|Oral history interview with Guilford "Bud" Wiley by Gordon Doule. Mr. Wiley discusses his experiences in the 12th Armored Division. Guilford "Bud" M. Wiley Jr. served in Company C, 17th Armored Infantry Battalion, 12th Armored Division, during World War II. He saw action in the European Theater of Operations and was wounded on April 12, 1945.
Interview with Guilford M. Wiley
Conducted by Gordon Doule
October 26, 1993
W: I'm Guilford M. Wiley, Jr., with a name like that, everybody calls me 'Bud.' My wife's name is Helen, everybody calls her 'Pat.' We've been married 47 years. We have two boys with their own families. I've worked all my life, for, until I retired five years ago, I worked for Robert W. Baird & Co., a member of the New York Stock Exchange. Went into the service in March of '43 where I'd been a - gave up a deferment at engineering school at the University of Madison. I went into the Mountain Troops, it was a voluntary draft, because I liked to ski, and it took me from May until November to figure out that it was infantry that walked up and down hill. Went back to engineering school under Army Specialized Training at Texas Tech, Texas, by March they decided they didn't need that many engineers and threw everybody in the nearest combat outfit.
Ended up in the 17th Armored Infantry Battalion of the 12th Armor Division. Trained at Camp Barclay, Texas, from May until September. Went overseas in September of '44. Six weeks in England waiting for our equipment - tanks and half tracks. First combat, 5th of December, in Patch's 7th Army. The make up in Europe - each army had two armored divisions with them. The 12th was in combat from the 5th of December until VE Day when we ended up down in Bavaria. An armored infantry division has approximately 15,000 men, and there'd be three combat commands in there, and each one of the combat commands would have three infantry battalions, three tank battalions, three armored field artillery.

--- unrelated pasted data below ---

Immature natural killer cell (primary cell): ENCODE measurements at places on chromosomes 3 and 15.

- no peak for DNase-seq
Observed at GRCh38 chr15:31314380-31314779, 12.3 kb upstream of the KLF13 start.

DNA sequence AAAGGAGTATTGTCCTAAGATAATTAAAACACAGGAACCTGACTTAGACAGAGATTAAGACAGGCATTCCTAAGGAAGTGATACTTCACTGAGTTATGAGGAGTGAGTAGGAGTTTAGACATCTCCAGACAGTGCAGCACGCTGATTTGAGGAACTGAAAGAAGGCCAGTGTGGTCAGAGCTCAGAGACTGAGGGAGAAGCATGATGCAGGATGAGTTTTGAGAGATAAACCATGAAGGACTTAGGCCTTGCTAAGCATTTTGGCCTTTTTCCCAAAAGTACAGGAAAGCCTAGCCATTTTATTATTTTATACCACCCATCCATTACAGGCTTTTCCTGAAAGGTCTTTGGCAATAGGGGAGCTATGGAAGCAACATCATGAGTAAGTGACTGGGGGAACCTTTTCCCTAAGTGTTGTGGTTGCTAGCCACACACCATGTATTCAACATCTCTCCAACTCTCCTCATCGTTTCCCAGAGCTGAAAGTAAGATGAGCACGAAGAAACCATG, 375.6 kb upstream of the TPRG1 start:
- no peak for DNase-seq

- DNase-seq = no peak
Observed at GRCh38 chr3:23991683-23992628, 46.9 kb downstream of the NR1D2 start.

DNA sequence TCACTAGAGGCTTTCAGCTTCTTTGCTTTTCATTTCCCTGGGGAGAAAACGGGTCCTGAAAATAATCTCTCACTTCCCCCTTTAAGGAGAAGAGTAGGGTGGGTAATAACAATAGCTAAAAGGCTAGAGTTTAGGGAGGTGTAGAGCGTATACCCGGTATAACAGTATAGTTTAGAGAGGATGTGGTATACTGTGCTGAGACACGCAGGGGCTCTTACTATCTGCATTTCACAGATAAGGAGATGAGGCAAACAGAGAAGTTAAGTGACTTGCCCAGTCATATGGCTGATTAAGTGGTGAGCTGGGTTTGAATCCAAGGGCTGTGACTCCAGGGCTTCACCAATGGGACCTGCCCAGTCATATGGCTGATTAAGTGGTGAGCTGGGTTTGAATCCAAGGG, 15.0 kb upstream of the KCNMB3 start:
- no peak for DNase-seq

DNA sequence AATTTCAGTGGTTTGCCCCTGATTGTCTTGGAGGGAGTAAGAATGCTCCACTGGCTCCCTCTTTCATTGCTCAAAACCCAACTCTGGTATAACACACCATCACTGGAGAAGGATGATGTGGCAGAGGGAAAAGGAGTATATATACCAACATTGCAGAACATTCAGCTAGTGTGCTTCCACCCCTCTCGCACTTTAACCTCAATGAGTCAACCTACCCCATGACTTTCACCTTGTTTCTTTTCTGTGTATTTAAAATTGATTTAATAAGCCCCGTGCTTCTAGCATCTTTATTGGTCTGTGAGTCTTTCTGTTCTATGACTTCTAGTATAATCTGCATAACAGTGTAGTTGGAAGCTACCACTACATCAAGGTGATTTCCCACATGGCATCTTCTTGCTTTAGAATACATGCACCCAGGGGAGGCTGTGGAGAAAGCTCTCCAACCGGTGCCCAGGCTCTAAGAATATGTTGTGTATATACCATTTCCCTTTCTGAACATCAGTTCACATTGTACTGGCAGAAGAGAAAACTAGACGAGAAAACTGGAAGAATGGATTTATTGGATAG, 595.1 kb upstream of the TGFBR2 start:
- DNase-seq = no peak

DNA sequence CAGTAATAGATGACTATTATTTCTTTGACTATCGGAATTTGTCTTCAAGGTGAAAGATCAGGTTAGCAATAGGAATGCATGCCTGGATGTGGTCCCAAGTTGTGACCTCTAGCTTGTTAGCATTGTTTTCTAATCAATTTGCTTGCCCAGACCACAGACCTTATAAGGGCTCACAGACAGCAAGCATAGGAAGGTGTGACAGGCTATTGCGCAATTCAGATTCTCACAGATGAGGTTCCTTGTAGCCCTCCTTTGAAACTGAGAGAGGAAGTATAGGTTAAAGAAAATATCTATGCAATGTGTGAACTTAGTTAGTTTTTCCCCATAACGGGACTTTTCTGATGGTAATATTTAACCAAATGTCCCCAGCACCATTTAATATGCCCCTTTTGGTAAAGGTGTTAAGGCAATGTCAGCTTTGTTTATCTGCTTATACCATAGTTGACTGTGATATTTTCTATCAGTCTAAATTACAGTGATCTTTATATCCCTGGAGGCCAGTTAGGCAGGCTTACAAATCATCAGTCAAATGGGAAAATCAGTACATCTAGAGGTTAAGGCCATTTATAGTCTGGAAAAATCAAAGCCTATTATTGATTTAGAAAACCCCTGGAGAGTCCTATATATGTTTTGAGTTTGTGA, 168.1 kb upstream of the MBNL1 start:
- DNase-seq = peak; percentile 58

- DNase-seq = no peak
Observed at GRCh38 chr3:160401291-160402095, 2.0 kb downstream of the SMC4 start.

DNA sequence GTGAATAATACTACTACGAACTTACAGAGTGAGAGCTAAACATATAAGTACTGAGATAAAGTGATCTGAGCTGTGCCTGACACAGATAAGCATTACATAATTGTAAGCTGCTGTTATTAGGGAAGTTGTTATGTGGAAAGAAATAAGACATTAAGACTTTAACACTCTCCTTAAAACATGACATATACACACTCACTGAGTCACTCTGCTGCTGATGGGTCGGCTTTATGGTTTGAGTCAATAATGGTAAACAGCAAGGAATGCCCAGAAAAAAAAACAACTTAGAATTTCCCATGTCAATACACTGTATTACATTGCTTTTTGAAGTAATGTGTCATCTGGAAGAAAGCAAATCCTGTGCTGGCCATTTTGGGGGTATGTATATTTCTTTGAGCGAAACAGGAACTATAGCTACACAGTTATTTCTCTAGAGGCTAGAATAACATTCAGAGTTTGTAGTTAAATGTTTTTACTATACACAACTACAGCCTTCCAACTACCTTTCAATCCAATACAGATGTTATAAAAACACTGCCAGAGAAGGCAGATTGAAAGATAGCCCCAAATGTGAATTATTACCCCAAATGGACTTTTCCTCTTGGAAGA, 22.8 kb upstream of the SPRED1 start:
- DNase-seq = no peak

Some of the things I remember - the things that are the most vivid - well, actually, I should mention that out of that 243 men and armored infantry battalion, we had approximately 600 men counting placements go through the company. The squad I was in, of 12 men, each one had at least one Purple Heart. Nine guys were killed in the squad out of about a total of 25 - 30 that went through the squad. I think my most vivid recollection was on the 30th and 31st of March. The Germans were pretty disorganized and armored columns were everywhere behind the German lines. We were about 50 miles behind the German lines, self-contained. Late in the afternoon of the 30th the Air Corps caught a German horse-drawn artillery outfit on a mountain road that was so narrow they couldn't turn around, they couldn't do anything, and it was just a massacre. When we came through, the only way to get through was to shove the debris and equipment off the road and down the mountain, or else just grind over it. And there was a German command car that had two Germans sitting in the front seat, they had burned to death, and I had never seen anybody who had been burned to death. Actually a body really shrivels up when it's completely burned, and it's kind of a sick-sweet smell. And the kid that was the butt of the joke in our squad, it hurts to think about it now, we used to tease him something awful. But he didn't really care - I don't know what kind of a background he came from, but, he didn't care if anybody teased him or anything else, just if somebody paid a little attention to him. In fact we gave him a hair cut once, it was so bad that he never took his helmet liner off after that. But he took one look at that car and got sick to his stomach and said, geez, that's gotta be the world's worst way to die. Well, the next morning the Germans were running and our squad was in the lead, and the armored tanks column was running. We had a tank and a half track, a tank and a half track, for the first ten vehicles. And the infantry's supposed to protect the tank, and the tank is supposed to blow everything out of the way. Well, I ordinarily stood in the ring mound of the half track, but that day I got up on the back deck of the tank, and we had the army's best weapon was on the back of that tank - a air-cooled 50 caliber machine gun. And that thing had a trajectory so flat that the bullet only fell a foot in 750 yards. About noon we stopped and they brought up gas to gas everybody up, but they didn't have enough so they put all the gas in the tanks 'cause they'd only go about two miles on a gallon of gas. There wasn't any left for the half tracks. So we took off again, and about 2:30 in the afternoon we came over a hill and into this valley, and what we didn't know was the town we came into, was a German Corps headquarters, there was about 500 infantry in there. And the thing we really didn't know was in the next town, which was about a mile down the valley, was a whole SS Panzer Division, with a three mile front, there were about 15,000 guys down there. We didn't know, we went blasting through this town, and got about two-thirds of the way to the next town and we were drawing anti-tank fire. The weather was dry and it was dusty, and all of a sudden the tank I was on slammed on its brakes and stopped. And it was so dusty that the half-track in back, where my squad was, didn't see him stop and almost closed up on the tank. What had happened, was a German jumped up with a Panzerfaust, which is a German one-shot bazooka. And the tank was so close they couldn't lower the gun enough to shoot at him. And I didn't see the guy. But he stood right up - he must have had lot of nerve. And he shot the gas tank on my squad's half track - the gas tanks were right in the middle of the half track, and because they only had about a quarter of a tank of gas, this whole thing exploded. Five guys got killed there, and the other six that came out of the half track got wounded because we were catching heavy fire from the hills. This [ ] that I mentioned, who had looked in the German command car, came out of the tank on fire like a torch. He ran in a circle, and he ran towards me, and he got about, maybe, ten yards away, and his hands were up in front of his eyes and his mouth was open like he was trying to yell but not a sound was coming. And he just melted like a candle, and he turned black like a marshmallow and his body shrunk to about four feet and fell over. I jumped off the tank and I was in a half-track right alongside it. And the way the tanks were set up - there was five tanks in a tank platoon, and they could all talk among themselves, but only the platoon leader's tank can talk back to company. The platoon leader stuck his head out of the tank and sniper shot him through the head and he snuck back into the tank, and he was spurting so much blood he scared the guys inside, and they wouldn't answer their radio, and they backed up and started to leave. And the other four tanks figured they lost communication, so they followed him, and all five tanks left. And there was nobody left up there except the 2nd Squad, or what was left of it, and part of the other part of the 2nd Platoon that tried to come and get the boys out, couldn't do it, and they lost a number of men. And one of my good buddies who was a migrant worker from Texas, was laying across the road from me, and he said, 'Is there room for me in your foxhole?' 'Cause I could see the bullets all around him, I says, 'Yeah, but we're alone up here and I'm not gonna stay.' I said, 'Can you get up?' And he says, 'I think so.' So I met him in the middle of the road, and we ran and walked all the way back to where the company was in the town we'd just come through. And there were bullets all around but they never touched us. They shot one through cuff of my pants, but it's amazing how hard it is to hit somebody with a rifle bullet when they're running. Later he, I found out, got a letter from him, he went back to the States, he had 23 separate bullet shrapnel wounds, his arm was broken in three places, he was pretty badly burned, but he made it. Felt pretty lonely - all 11 of the guys that I had started the morning with there wasn't one of them left.